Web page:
Peter T. Wilderotter, president of the Christopher and Dana Reeve Foundation, says the plan also was crucial because it kept the organization in the public eye and gave it the chance to dispel any worries about its future.
Dana Reeve stepped up and became the face of the foundation and symbolized its determination to carry on. Six months after Christopher Reeve’s death, CRPF began working on rebranding itself. It looked hard at its logo and slogan, analyzing what people internally and externally thought about the foundation and its programs. For starters, it changed its name from the Christopher Reeve Paralysis Foundation back to the Christopher Reeve Foundation to move away from the potential negative connotation of the word “paralysis” and to reflect the fact that Reeve’s reach far exceeded the spinal cord injury community.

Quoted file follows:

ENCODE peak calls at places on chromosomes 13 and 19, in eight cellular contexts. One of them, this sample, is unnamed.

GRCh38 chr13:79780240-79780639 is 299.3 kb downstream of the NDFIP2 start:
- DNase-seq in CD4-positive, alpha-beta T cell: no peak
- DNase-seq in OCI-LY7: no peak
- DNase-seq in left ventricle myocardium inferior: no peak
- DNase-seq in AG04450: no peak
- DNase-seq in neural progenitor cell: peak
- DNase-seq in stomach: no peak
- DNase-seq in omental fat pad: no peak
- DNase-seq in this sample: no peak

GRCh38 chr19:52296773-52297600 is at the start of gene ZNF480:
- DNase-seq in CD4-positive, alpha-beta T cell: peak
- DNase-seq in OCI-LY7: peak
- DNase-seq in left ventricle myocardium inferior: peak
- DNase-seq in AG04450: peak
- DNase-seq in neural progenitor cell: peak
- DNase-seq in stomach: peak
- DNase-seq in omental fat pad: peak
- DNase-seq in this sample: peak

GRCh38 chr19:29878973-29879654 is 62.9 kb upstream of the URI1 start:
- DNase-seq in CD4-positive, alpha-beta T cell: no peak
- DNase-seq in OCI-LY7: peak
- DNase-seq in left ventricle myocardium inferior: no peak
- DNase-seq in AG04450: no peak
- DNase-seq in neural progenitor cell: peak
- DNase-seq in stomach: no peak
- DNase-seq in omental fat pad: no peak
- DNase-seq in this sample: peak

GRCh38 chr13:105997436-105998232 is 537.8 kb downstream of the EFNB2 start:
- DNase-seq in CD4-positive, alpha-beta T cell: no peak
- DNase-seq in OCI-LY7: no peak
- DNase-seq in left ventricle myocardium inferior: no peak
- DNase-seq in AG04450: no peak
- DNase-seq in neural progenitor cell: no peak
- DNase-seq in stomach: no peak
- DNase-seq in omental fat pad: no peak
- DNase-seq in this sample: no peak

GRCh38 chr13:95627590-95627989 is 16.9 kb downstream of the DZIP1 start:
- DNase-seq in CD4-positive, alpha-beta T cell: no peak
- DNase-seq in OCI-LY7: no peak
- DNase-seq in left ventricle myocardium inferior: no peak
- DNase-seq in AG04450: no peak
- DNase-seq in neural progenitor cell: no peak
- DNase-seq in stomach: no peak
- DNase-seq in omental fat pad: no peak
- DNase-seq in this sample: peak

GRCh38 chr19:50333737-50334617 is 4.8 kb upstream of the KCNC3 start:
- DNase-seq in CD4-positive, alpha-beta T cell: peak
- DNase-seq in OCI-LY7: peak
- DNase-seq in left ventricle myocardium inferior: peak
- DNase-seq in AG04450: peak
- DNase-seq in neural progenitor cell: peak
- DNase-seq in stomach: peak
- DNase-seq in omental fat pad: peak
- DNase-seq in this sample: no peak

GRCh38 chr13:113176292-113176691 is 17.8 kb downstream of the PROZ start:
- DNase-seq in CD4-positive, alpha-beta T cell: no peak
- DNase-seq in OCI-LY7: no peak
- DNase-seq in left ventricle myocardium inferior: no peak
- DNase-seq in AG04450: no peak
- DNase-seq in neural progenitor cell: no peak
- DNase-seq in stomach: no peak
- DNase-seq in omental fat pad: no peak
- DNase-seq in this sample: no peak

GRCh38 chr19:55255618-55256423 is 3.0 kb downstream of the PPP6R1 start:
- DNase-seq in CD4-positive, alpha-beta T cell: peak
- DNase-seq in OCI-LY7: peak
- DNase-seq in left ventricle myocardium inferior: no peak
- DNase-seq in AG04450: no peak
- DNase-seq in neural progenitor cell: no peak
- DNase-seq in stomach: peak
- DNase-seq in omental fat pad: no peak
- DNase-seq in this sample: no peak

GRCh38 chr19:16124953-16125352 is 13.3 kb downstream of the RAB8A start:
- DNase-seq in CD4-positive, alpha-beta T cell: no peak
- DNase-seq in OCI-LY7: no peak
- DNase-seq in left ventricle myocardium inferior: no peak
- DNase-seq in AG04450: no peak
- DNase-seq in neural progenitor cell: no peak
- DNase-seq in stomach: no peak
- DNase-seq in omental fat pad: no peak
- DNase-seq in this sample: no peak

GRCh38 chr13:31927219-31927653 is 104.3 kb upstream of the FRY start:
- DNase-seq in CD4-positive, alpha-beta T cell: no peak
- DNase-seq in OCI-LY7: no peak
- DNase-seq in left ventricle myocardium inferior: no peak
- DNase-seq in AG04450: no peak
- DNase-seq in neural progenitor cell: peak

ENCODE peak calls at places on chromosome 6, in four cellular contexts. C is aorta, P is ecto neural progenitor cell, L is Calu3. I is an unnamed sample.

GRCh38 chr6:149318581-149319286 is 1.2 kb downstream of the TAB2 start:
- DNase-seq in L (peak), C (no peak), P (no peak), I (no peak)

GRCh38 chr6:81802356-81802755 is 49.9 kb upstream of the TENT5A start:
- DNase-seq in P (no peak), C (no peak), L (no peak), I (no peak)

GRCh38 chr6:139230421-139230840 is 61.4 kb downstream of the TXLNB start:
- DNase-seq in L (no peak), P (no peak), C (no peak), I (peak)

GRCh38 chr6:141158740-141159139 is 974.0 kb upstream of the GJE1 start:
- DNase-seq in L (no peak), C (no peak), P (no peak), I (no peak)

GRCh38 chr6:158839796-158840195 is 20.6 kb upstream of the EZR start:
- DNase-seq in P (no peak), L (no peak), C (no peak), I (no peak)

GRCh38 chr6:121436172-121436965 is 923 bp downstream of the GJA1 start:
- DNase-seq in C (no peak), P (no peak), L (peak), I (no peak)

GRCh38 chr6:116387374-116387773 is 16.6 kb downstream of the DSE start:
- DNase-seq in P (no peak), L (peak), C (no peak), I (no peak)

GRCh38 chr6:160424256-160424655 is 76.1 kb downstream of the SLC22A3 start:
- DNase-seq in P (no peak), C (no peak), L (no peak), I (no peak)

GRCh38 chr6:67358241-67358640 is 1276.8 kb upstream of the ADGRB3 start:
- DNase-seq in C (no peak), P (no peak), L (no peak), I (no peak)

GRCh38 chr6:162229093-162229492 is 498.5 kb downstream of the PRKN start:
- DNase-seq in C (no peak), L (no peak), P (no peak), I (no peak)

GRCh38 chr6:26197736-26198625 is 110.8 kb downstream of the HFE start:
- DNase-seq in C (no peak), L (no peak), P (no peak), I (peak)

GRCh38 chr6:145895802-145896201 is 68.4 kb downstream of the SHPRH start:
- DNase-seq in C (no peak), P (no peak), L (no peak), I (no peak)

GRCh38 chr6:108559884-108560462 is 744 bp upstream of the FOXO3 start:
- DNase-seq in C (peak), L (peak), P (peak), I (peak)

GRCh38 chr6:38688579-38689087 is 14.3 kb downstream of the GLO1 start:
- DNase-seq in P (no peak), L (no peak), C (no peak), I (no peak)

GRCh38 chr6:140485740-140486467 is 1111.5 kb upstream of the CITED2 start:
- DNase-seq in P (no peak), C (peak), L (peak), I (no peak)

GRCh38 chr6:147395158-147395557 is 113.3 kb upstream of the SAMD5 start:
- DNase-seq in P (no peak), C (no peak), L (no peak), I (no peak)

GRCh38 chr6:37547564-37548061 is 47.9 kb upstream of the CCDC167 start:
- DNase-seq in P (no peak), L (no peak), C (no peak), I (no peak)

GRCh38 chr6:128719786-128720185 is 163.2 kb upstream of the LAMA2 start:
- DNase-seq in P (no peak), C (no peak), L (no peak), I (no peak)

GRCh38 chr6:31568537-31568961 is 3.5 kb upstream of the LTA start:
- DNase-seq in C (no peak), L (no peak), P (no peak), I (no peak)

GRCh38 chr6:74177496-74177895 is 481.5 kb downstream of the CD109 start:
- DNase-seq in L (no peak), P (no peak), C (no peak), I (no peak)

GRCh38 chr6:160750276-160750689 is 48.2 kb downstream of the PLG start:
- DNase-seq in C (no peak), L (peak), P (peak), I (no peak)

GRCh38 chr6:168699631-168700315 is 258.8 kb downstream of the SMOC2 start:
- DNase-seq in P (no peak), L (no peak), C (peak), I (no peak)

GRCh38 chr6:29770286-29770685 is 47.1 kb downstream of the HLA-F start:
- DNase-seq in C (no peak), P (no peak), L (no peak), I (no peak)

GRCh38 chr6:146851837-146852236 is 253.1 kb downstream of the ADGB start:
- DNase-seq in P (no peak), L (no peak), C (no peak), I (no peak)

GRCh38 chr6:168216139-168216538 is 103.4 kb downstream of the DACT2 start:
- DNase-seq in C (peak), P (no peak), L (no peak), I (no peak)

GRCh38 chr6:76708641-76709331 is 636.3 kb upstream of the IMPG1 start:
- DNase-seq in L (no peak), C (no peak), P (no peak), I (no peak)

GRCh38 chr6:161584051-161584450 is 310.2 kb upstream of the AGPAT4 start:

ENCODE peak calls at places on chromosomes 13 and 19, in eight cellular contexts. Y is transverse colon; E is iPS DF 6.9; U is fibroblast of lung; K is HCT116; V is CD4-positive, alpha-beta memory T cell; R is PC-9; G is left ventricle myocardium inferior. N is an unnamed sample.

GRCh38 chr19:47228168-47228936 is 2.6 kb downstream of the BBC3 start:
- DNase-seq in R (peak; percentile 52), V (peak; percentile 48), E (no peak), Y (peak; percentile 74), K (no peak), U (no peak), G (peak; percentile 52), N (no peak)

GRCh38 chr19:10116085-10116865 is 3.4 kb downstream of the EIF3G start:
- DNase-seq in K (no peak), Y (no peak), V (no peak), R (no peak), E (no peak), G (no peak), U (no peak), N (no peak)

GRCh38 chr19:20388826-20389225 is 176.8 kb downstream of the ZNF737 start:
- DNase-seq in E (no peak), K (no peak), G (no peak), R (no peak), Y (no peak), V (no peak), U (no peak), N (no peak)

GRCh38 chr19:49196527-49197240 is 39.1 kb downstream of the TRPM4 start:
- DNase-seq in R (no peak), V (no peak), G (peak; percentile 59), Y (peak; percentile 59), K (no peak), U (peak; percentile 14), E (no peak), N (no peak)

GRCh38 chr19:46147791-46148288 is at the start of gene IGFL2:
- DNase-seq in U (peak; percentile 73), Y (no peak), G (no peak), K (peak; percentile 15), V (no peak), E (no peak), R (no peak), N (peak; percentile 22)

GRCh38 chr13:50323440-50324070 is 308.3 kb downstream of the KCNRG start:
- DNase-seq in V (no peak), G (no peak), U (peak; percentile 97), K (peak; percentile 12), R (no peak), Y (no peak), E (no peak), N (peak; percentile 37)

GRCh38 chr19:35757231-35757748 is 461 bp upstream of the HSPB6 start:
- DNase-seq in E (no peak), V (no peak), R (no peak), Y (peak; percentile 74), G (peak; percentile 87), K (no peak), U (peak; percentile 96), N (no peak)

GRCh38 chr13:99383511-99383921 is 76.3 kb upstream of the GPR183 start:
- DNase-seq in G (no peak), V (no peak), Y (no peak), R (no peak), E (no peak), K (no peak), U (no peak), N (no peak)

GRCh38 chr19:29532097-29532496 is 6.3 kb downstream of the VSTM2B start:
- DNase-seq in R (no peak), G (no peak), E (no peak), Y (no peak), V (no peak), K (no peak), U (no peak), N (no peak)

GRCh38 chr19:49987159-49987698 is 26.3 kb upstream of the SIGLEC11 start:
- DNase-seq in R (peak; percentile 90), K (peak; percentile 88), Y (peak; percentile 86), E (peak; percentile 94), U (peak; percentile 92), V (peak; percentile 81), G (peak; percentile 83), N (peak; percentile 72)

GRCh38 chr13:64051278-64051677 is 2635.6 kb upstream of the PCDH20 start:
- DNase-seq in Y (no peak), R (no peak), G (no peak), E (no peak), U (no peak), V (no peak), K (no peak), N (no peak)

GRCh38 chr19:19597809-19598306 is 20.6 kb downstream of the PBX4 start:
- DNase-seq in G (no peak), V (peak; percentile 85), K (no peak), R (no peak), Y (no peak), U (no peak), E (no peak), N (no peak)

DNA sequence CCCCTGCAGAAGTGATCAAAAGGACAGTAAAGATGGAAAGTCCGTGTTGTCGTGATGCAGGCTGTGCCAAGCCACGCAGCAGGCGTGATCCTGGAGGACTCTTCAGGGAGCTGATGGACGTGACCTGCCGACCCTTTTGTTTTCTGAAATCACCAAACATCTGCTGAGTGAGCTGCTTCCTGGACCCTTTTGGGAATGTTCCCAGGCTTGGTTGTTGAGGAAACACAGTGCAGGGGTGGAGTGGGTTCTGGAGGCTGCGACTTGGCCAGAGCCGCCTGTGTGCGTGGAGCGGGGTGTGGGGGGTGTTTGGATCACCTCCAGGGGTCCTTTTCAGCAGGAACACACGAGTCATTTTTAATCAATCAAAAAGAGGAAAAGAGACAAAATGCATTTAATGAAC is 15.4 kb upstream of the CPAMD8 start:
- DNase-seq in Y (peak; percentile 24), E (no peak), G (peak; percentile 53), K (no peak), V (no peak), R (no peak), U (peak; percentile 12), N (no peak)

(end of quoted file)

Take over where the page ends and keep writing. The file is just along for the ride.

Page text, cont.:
It also came up with a new logo and a new slogan, “Go Forward,” inspired by what Reeve once said when posed the question about what would happen to the foundation if he decided not to lead it anymore or something happened to him: He said he would assume that the work would go forward.
Early on after Reeve’s injury, he and Dana carved out separate roles for themselves — Dana as caregiver focused on quality of life, and Chris as visionary focused on cure.
“They were sort of symbolic of the struggle that one goes through when they’re spinal cord-injured where you have one person wholly focused on finding cures, which is what our research program was really geared toward. And Chris was admittedly a man in a hurry toward getting toward that,” Wilderotter says. “And on the other side, you had Dana — sort of the caregiver — who really was deeply concerned about Chris’ quality of life and how he lived his life almost on a day-to-day basis.”